October 18

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No one is going to die in product*

From the military, into Product, part 2

In Part 1, wrote about how I learned the difference between servant leadership and sacrificial leadership. Now, I would to share how the perspective gain on the battlefield, has helped me better respond to emergencies and incidents that happen in Product every day.

In several companies I have worked in, I have been responsible for managing the company’s response to emergencies and incidents. My time in the military was exceptional preparation as it provided training and experience, but most of all it provided perspective.

During one of my operational tours in Afghanistan, I was working within the Royal Marines, part of my role was to occasionally cover as a ‘Battle Captain’. It was not like the movies, with TV screens covering all the walls, and clean soldiers with computers and headsets. The UK takes a more ‘MVP’ approach. We worked in a large wooden shed, with a maybe two tv screens, a large physical map board (like you see in WW2 movies) and a lot of radios. The Officers took turns in shifts, and I was the Battle Captain when we conducted some of our biggest operations and insertions. Often there would be casualties and fatalities that needed to be extracted from the battle field, and often often I needed to provide situational updates and support to those on the ground in the fight.

Reflecting on my experience, I was incredibly lucky. The Army and the Royal Marines entrusted me with a huge responsibility, and through training, support and feedback I learnt and grew personally and professionally.

My experience in the military, allow me to put any product or company emergency into perspective. While I have often worked in financial services, and the issues we have and decisions we take have real world implications, I know a decision I make will not result in a direct, substantial loss of life.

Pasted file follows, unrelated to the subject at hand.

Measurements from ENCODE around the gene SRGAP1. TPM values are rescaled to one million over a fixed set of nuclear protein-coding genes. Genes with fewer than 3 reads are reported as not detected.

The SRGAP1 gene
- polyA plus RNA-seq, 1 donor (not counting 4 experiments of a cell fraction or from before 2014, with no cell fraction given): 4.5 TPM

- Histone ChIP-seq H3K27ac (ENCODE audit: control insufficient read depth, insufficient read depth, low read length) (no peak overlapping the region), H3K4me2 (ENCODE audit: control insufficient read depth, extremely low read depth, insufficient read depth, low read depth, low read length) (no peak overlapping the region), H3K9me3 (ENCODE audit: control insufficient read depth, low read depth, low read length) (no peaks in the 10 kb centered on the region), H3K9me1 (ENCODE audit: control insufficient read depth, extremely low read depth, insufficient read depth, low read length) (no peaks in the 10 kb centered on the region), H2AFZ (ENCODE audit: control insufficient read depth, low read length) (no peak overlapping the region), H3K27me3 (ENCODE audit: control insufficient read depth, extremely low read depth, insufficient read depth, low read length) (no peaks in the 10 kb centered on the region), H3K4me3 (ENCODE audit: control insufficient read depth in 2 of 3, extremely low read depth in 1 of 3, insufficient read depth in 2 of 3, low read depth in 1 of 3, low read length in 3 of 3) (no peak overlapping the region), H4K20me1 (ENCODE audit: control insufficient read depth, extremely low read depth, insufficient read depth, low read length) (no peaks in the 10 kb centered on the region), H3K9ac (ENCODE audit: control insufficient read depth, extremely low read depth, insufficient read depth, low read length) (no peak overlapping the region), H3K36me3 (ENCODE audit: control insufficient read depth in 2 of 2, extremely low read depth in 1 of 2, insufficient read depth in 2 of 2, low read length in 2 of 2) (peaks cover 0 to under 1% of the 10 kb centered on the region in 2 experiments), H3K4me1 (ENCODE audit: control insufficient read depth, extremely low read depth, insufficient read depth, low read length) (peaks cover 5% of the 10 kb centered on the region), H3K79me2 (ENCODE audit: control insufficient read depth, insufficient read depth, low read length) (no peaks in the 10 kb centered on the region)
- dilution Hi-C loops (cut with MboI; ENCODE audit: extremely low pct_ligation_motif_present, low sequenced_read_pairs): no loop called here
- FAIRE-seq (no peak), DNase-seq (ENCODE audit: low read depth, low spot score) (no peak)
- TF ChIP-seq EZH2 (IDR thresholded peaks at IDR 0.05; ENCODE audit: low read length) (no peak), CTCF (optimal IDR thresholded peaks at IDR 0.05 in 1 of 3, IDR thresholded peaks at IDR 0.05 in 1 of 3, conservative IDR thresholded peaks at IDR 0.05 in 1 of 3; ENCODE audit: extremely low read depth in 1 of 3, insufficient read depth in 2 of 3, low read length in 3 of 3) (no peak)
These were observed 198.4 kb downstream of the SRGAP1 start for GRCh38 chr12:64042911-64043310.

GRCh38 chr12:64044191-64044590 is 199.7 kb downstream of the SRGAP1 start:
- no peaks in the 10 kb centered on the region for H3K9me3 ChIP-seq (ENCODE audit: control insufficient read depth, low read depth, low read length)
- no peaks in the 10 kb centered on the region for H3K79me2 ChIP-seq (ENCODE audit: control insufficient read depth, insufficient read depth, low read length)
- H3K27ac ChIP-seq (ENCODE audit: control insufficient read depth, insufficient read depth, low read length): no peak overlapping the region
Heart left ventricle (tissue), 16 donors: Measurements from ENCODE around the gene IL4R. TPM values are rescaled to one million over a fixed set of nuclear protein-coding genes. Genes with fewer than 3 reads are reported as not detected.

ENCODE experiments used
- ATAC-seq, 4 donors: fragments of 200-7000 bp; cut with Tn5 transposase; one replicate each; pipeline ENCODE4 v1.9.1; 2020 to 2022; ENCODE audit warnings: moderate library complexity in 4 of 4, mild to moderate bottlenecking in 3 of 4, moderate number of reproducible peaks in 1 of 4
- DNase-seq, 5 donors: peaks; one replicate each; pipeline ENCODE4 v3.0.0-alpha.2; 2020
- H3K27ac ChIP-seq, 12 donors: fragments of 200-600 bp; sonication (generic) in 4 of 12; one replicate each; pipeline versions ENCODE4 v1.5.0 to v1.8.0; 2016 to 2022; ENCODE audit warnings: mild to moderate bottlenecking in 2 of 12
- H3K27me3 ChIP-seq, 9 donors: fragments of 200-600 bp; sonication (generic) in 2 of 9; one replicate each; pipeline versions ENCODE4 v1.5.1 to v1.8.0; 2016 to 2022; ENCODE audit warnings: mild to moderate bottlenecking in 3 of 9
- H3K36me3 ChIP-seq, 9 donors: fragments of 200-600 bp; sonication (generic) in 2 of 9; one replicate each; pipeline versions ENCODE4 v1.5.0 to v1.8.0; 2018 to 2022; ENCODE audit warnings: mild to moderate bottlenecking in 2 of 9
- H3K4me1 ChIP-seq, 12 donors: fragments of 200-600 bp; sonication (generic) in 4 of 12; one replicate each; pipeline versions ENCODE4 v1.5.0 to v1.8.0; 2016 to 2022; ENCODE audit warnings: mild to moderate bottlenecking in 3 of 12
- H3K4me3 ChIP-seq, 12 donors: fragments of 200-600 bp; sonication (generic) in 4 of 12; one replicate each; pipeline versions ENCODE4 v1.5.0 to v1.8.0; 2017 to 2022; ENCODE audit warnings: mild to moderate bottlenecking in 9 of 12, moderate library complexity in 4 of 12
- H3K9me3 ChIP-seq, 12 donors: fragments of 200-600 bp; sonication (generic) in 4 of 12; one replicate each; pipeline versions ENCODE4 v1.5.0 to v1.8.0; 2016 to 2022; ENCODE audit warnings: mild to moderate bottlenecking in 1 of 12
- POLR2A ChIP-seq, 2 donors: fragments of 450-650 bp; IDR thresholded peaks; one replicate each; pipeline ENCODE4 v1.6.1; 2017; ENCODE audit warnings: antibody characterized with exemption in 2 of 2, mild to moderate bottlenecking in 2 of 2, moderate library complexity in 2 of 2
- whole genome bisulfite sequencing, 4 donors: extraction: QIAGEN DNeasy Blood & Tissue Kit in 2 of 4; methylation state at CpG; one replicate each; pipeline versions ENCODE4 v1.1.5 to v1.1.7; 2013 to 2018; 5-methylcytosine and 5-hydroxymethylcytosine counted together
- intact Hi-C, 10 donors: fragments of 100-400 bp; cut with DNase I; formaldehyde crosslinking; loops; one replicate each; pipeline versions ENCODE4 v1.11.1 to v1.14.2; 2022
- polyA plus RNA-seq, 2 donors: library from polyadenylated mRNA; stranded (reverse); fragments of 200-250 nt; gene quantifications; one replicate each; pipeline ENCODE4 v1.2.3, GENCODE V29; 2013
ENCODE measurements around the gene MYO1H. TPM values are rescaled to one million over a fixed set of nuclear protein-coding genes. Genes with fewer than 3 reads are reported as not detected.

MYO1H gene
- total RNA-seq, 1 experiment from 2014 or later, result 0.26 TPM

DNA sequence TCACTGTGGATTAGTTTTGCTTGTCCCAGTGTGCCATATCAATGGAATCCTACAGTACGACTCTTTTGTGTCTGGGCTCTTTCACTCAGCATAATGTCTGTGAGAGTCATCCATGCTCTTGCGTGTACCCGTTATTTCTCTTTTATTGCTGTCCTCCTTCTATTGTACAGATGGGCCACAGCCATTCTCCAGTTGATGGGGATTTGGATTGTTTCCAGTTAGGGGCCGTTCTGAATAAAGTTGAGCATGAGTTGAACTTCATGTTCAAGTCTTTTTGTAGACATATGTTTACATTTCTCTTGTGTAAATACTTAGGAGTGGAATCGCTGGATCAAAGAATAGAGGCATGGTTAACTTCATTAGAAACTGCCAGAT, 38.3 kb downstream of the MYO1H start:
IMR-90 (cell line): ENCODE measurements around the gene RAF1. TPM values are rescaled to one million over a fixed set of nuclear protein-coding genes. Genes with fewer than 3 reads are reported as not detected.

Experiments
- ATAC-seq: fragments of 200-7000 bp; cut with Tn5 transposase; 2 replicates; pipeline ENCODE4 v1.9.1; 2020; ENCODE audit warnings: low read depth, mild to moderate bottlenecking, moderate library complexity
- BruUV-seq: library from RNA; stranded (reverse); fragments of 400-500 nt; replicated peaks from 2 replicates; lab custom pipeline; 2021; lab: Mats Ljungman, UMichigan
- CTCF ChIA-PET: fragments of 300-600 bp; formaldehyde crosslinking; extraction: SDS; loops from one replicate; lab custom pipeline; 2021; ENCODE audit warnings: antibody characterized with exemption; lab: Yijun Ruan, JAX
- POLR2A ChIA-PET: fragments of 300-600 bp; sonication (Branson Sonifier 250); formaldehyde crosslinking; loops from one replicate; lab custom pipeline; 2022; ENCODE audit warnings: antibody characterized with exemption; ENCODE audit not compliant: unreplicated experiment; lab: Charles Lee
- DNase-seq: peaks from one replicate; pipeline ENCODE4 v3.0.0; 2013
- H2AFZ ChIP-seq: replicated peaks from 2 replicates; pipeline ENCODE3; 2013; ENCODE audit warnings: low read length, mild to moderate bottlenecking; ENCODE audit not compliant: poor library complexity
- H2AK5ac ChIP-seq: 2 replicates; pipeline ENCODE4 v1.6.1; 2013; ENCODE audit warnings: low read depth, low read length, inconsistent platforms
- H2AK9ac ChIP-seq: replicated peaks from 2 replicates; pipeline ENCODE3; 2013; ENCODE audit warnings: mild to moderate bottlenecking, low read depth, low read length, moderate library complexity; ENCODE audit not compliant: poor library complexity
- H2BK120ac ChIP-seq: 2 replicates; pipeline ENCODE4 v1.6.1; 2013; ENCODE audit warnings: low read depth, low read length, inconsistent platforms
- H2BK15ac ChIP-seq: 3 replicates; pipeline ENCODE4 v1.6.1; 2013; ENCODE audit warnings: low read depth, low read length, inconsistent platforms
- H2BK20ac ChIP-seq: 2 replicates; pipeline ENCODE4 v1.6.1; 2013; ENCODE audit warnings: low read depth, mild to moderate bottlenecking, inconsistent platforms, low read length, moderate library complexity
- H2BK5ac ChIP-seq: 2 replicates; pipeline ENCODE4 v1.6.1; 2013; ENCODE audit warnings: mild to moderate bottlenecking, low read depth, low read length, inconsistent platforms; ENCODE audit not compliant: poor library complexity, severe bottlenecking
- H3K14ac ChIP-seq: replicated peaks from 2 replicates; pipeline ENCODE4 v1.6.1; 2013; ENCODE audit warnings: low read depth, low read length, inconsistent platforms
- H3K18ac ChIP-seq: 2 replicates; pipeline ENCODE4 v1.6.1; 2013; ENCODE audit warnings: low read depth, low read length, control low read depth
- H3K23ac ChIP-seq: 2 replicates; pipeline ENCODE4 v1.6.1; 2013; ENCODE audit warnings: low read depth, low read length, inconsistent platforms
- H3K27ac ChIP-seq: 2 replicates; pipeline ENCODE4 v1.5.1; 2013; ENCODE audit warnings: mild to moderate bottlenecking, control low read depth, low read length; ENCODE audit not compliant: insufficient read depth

The top tips I have learnt about managing emergencies are:

  1. Remaining calm.  Be the level head that calms the situation down, and stop people overreacting or acting without thinking through the implications
  2. Pausing and diagnose before acting.  Buy people time to find out what is really going on
  3. Prioritise
    1. Stop the problem getting worse
    2. Fix the immediate problem
    3. Plan the long term solution
  4. Encourage people to be honest with mistakes, and don’t blame them.  It is ten times easier to solve a problem you know about as soon as it happens, rather than having to analyse and backtrack errors or mistakes across multiple systems over a large period

My final blog, will cover feedback. I hope that in sharing my thoughts, it helps other, especially veterans, make the transition into Product.

* There are of course many areas where errors or failures in product can result in injury and death, for example, software in medical devices, and shown recently, software in aircraft. However, these areas are heavily regulated with multiple controls, checks and balances. While my blog article title is hyperbolic, I do content that there is a very real difference between making decisions on the battle field, and making decisions in the comfort of an office – without denigrating the work that people all over the world do to save and improve lives with software.